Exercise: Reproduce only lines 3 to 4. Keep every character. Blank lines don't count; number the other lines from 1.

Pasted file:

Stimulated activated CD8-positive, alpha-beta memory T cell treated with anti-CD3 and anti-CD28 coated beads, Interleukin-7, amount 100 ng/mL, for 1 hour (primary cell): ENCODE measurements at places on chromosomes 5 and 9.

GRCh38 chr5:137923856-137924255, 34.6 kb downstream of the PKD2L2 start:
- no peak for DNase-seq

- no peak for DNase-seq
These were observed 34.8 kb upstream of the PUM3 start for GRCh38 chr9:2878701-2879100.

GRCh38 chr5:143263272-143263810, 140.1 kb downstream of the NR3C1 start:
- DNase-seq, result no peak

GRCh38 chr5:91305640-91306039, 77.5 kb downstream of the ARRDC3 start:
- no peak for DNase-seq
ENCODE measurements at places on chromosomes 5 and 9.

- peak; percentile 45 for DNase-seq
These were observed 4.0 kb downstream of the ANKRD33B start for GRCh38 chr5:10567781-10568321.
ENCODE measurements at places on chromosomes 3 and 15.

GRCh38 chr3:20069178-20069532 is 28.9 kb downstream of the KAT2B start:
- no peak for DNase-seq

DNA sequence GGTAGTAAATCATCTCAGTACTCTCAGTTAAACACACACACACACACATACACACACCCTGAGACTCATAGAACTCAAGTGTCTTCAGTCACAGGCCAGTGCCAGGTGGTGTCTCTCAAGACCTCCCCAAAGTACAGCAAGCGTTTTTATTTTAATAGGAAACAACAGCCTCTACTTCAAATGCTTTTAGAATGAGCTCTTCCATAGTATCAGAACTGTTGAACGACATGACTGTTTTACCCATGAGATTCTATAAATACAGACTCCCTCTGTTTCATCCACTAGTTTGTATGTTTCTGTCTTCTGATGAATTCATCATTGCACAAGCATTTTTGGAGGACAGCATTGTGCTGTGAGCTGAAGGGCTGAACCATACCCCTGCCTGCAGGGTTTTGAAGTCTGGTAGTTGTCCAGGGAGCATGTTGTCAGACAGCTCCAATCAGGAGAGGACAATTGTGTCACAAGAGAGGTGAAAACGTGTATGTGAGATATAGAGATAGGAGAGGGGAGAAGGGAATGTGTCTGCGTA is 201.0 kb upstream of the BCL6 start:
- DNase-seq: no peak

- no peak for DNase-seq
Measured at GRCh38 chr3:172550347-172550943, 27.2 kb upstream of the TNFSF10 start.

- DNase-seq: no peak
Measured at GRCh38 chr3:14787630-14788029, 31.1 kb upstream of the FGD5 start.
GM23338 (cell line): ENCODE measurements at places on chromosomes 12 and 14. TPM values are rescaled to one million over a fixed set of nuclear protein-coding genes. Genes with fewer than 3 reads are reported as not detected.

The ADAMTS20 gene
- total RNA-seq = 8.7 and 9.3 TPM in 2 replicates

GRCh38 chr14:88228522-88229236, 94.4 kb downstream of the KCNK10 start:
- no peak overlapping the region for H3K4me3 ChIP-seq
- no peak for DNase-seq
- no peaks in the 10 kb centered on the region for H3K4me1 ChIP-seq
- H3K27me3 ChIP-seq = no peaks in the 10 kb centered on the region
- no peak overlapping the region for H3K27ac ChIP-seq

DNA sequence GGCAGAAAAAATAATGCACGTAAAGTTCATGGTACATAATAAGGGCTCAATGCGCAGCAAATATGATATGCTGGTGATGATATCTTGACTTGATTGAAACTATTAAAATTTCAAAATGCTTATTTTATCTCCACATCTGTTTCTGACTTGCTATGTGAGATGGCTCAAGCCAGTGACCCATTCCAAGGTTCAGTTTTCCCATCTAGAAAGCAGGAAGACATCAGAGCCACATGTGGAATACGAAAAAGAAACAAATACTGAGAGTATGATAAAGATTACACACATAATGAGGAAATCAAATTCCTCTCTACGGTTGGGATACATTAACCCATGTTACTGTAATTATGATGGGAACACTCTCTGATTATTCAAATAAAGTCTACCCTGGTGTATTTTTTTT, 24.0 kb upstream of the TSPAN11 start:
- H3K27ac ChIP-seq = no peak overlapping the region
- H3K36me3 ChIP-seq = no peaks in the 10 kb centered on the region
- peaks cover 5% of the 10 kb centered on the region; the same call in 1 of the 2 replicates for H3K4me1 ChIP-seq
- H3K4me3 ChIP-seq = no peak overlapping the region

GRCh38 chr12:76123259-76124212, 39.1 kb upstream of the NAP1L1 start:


- no peak for DNase-seq

- no peak for DNase-seq